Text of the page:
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<br>The Nio are constructed in the traditional multi-block design. Old works were conventionally repaired bit by bit, over time, as individual blocks shrank at different rates or were damaged by insects. Damaged blocks were removed, like pieces of a jigsaw puzzle, and replaced with exact copies of the piece. It is common to find figures with repairs spanning many years, as is the case with these particular pieces. This pair was originally lacquered. Though none of the lacquer survives, there is evidence of the gesso-like layer on the surface of each figure. 
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<br>It is interesting to note that this pair — each figure standing 71 inches tall — is a close copy of the Nio guarding the south gate of the Todaiji in Japan. However, the Todaiji pair, completed in 1203, stands 26 feet tall.
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<br>In both examples, the classic, fierce and threatening expressions punctuate their purpose as protectors of the Buddhist temple.

JAPANESE

TAKASHI MURAKAMI - Want to Hold You - acrylic on canvas - 59 x 59  in.

TAKASHI MURAKAMI

By the late 1950's, Henry Moore began experimenting with the theme of seated figures set against a wall backdrop.  "Girl Seated Against Square Wall" (1957-1958) is one of eleven sculptures in the "Wall" series; each sculpture varies according to the position and number of figures depicted. These works show a diorama-like depiction of the subject and are widely recognized as an important part of the artist's oeuvre.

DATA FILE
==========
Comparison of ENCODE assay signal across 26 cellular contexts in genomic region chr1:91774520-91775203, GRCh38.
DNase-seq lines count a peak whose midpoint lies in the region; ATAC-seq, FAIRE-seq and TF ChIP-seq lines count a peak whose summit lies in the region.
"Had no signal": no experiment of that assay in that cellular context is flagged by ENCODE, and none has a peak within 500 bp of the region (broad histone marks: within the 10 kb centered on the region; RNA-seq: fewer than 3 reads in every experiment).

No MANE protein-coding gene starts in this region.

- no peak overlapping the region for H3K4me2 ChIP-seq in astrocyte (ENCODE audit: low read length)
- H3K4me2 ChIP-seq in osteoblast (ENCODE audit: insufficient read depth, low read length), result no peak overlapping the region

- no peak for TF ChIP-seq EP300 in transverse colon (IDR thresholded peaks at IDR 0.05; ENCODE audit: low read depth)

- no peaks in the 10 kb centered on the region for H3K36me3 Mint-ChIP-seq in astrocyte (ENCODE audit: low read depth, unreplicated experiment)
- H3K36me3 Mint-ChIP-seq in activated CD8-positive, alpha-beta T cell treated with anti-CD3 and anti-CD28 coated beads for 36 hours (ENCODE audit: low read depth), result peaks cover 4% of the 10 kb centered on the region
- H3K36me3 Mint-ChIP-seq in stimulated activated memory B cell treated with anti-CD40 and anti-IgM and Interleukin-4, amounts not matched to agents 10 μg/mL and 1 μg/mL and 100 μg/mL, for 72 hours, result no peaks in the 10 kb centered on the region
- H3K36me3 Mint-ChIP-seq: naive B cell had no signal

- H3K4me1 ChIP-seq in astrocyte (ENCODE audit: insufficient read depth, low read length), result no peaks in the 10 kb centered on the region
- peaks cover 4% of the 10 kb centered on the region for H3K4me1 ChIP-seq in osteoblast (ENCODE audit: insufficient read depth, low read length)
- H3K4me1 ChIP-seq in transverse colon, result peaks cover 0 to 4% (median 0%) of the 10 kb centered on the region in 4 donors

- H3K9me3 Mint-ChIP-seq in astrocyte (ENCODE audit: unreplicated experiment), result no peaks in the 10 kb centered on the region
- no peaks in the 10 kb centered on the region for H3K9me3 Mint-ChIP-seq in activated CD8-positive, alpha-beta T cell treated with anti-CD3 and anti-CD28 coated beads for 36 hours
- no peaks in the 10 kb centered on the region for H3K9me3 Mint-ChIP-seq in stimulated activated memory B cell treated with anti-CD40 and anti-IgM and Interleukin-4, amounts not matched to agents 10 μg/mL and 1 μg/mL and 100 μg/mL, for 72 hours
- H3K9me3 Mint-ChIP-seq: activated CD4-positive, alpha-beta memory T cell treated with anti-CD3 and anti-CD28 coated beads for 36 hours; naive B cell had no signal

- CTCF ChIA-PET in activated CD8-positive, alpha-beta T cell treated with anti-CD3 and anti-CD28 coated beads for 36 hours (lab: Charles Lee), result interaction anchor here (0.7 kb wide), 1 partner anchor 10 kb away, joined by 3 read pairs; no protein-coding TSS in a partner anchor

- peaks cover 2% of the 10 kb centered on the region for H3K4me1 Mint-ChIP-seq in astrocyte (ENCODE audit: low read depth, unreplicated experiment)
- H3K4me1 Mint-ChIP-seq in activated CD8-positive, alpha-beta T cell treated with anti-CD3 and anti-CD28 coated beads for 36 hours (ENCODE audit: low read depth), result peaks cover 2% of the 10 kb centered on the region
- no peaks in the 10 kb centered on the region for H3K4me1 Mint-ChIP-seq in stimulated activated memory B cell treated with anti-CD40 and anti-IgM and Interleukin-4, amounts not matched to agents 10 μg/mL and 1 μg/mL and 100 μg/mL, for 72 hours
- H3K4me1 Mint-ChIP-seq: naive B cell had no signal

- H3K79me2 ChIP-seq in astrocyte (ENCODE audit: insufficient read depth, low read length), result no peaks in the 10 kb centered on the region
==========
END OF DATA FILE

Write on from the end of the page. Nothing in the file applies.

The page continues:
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<br>Moore's constant innovation and experimentation with his subject is why he is considered one of the great masters of the 20th Century. Another "Girl Seated Against Square Wall" (1957-1958)" can be found in the permanent collection of the Norton Simon Museum, Pasadena, California.

HENRY MOORE

JAMES ROSENQUIST - Samba School - oil on canvas over panel - 78 x 132 in.

JAMES ROSENQUIST

GEORGIA O'KEEFFE - Canna Lily - watercolor on paper - 22 x 13 in.

GEORGIA O'KEEFFE

CAMILLE PISSARRO - Le Pere Melon Fendant du Bois - gouache on linen - 12 5/8 X 9 3/4 in.

CAMILLE PISSARRO

Among the most desirable subjects in Moore's oeuvre are his Family Groups.  The theme was first explored in a 1922 stone sculpture and evolved into a public commission from the British government prior to World War II. After the war, the subject was revisited as the message of rebuilding strong families was critical to the British people's recovery.
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<br>"Family Group" (1945) documents the optimisim and hope of Post-War Europe in sculptural form. The young family depicted shows the rebirth of the British people after one of the darkest eras in human history.

HENRY MOORE

MAX PECHSTEIN - Damenbildnis (Charlotte Pechstein) - oil on canvas - 29 1/2 x 23 1/2 in.

MAX PECHSTEIN

Irving Norman's masterpiece, "The Human Condition," from 1980, draws upon the artist's lifetime of acquired experiences and knowledge. Surviving as a volunteer fighter during the Spanish Civil War, the artist returned to the United States after the loyalist defeat. Upon his return, fervent studio practice in Half Moon Bay, California, would become his life's devotion.